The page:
On 1 November 1994, the United Nations Trusteeship Council voted to suspend operations after Palau, the last remaining trust territory, attained independence. The idea of trusteeship expressed in Chapter XI of the United Nations charter is scarcely more relevant as only a handful of non-self-governing territories, most of which are marginal in size, location, and importance, remain subject to its provisions. Indeed, the international law of trusteeship has, for the most part, fallen into disuse for the same reason that it is no longer necessary to interpret declarations of colonial policy in order to obtain insight into the obligations of trusteeship. The sovereign state has emerged out of decolonization as the supreme form of political organization in post-colonial international society-an international society in which dominions, colonies, principalities, free cities, and, of course, mandates and trust territories, have all but vanished. To the person who is unacquainted with these historic forms of political association, trusteeship is likely to appear as a remote and obscure practice of the past. We now live in what is truly a universal society of states. But the ostensible failure of this post-colonial project, the fact that the promise of peace and prosperity held out by independent statehood is too often betrayed by appalling violence and absolute poverty, has reinvigorated interest in trusteeship as a way of responding to problems of international disorder and injustice. Thus, the purpose of this chapter is threefold. First, I want to examine the principal dilemma of decolonization that has resulted in a renewed interest in trusteeship. Second, I want to consider this renewed interest in trusteeship in the context of international involvement in administering Bosnia and Herzegovina, Kosovo, and, until recently, East Timor. Third, and by way of conclusion, I want to reflect upon the normative implications that a resurrected practice of trusteeship carries for a society of states that is premised on the juridical equality of all its members.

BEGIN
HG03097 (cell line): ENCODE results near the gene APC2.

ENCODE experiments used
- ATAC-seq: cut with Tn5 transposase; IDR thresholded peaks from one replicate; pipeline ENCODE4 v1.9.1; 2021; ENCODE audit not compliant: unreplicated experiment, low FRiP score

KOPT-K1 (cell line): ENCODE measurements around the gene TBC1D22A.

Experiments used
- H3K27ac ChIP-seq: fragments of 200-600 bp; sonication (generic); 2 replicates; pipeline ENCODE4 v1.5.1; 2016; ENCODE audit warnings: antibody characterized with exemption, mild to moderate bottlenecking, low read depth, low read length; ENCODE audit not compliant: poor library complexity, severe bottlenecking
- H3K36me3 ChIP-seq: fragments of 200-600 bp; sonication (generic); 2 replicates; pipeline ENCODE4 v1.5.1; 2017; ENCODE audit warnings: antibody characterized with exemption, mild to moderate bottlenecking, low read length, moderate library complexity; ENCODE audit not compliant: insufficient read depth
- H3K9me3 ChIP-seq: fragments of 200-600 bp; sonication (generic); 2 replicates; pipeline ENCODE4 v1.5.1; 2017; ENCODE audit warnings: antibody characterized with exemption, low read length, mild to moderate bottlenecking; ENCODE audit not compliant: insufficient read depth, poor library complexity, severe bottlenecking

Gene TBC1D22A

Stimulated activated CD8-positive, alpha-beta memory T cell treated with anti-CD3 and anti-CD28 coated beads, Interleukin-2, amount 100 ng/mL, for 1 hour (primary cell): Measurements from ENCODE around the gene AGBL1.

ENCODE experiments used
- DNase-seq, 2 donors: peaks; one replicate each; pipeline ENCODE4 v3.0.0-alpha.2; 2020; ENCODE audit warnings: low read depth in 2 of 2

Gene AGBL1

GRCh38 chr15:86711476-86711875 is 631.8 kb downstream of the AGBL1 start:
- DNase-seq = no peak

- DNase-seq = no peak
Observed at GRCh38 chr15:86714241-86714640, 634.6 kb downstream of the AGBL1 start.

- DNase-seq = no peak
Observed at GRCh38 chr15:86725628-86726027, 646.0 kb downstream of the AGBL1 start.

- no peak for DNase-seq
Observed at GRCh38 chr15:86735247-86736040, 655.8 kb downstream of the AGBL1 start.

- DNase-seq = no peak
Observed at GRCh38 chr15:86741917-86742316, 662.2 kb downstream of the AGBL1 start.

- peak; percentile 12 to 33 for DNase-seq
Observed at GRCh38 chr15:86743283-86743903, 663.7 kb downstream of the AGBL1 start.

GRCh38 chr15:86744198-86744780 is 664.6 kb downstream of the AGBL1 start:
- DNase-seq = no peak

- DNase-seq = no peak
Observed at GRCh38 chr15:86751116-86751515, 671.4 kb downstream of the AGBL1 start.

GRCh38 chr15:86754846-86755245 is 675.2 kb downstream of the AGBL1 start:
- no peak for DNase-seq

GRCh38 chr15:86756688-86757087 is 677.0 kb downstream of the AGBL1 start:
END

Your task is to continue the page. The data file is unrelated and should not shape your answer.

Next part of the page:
Just before the Constituent Assembly of India adopted the state's newly drafted constitution in 1949, B. R. Ambedkar reminded his colleagues of the